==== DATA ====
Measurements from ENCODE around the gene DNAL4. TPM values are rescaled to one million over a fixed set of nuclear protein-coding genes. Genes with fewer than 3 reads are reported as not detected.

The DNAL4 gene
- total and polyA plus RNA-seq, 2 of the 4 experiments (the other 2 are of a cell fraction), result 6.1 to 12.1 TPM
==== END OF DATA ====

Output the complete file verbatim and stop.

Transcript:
Measurements from ENCODE around the gene DNAL4. TPM values are rescaled to one million over a fixed set of nuclear protein-coding genes. Genes with fewer than 3 reads are reported as not detected.

The DNAL4 gene
- total and polyA plus RNA-seq, 2 of the 4 experiments (the other 2 are of a cell fraction), result 6.1 to 12.1 TPM